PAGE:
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    wheel slips forward in horizontal dropouts

    Both of my road bikes have horizontal dropouts, and I have trouble with the drive side slipping forward in the dropouts. I'm not mashing the pedals particularly hard or trying to start out in the tallest gear. I have standard 130 mm hubs in frames with 130 spacing. The only solution I have found is to tighten the skewers really hard, but I have actually broken a couple of skewers this way. Any ideas?

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    Senior Member mechBgon's Avatar
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    Once you tear the wheel forward a few times, it may begin ripping up the metal on the inner face of the dropout, so that it won't hold well in the future. Been there, done that. I resorted to having a framebuilder pal replace the horizontal dropouts with vertical dropouts. Problem solved.

    Other than that, make sure your hubs' driveside locknuts have nice sharp serrations. At this point I'd bet they're chewed up too, so you may want to go to a good shop, explain the problem, and ask for some gnarly new locknuts.

  3. #3
    Senior Member Retro Grouch's Avatar
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    What kind of quick releases?

    Most of the aftermarket quick releases have a visible, external cam. Quick releases that have their mechanism hidden, like Shimano, grab a lot more tightly.

  4. #4
    Klaatu barada nikto cascade168's Avatar
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    Quote Originally Posted by thekorn
    Both of my road bikes have horizontal dropouts, and I have trouble with the drive side slipping forward in the dropouts. I'm not mashing the pedals particularly hard or trying to start out in the tallest gear. I have standard 130 mm hubs in frames with 130 spacing. The only solution I have found is to tighten the skewers really hard, but I have actually broken a couple of skewers this way. Any ideas?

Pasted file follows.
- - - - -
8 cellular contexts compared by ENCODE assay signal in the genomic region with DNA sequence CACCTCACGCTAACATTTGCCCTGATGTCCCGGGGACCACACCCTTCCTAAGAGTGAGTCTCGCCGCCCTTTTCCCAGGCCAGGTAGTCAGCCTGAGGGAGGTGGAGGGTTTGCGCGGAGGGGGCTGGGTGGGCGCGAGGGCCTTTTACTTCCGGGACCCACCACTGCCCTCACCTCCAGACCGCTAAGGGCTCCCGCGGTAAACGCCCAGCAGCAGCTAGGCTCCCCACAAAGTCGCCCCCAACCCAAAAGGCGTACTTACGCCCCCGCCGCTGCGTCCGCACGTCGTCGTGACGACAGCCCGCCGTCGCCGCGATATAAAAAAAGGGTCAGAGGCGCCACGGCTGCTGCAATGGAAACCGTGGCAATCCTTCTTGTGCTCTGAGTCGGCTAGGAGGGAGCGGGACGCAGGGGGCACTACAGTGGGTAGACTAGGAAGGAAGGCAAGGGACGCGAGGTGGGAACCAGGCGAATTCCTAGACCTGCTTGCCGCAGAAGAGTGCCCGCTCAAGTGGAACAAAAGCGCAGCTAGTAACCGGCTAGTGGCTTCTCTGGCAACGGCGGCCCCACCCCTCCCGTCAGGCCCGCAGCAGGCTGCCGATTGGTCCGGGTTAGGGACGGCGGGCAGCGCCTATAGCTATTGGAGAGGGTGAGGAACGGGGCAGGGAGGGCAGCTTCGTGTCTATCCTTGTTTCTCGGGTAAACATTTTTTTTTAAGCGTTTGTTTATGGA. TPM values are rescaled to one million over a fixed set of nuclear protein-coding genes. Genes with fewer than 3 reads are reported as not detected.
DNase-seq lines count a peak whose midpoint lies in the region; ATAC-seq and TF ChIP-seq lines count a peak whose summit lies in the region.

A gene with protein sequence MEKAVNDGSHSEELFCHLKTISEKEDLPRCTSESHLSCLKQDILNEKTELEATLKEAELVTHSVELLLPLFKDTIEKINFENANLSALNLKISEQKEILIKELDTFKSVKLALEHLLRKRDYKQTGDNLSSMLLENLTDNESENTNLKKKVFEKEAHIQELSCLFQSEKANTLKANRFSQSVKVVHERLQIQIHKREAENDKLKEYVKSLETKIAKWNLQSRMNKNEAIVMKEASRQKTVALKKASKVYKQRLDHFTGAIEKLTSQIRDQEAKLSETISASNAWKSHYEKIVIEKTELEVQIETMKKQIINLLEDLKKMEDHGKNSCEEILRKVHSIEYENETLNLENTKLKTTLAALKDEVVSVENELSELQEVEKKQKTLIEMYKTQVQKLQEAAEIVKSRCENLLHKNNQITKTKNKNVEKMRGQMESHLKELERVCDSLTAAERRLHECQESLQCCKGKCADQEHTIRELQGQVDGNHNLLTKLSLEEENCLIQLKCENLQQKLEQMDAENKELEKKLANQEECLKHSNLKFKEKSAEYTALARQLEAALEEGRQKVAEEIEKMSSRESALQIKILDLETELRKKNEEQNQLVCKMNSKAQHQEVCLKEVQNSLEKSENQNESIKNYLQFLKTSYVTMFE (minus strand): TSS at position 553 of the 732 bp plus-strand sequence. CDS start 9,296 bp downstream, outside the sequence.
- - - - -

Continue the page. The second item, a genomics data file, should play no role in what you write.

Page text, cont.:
It's possible that you have too much of the axle exposed on the drive side. With a QR, the end of the axle must not protrude past, or be flush with, the outside face of the dropout. It should be at least 1mm short of being flush with the outside of the dropout, or you will experience exactly what you describe - the right side of the wheel will pull forward when you pedal. No amount of tightenning the QR will fix this problem. If the axle is too long on the drive side you can either cut down with a hack saw or dremel tool, grind it down with a grinder, or re-center the rear axle by shifting everything (locknuts, cones, spacers) towards the right side. You can't have the QR axle too long on the non-drive side either. If you dropouts are, for example, 5mm thick and your hub is a 130mm O.L.D. then your axle should be a couple of millimeters short of the (O.L.D. + combined thickness of the dropouts) dimension. So, in my example that dimension would be a couple of mm short of 140mm. This is why one of the standard lengths for a replacement axle is 137mm. That axle would be 1.5mm short of flush with the outsides of the dropouts on both sides of the bike.

    This may not, in fact, be your problem, but it is such a common problem that it's worth a look. This happens frequently when people service their rear hub and take the rear axle, and it's components, completely apart. You could lengthen the right end (past the locknut) by as little as 1mm and cause this problem. For this reason, it's a good idea not to unlock the locknut on the drive side when you overhaul the rear hub unless you have to. If you do, just make sure that the end of the axle protruding past the locknut is 1-2mm less than the thickness of the dropout.
    "Work is the curse of the drinking class."
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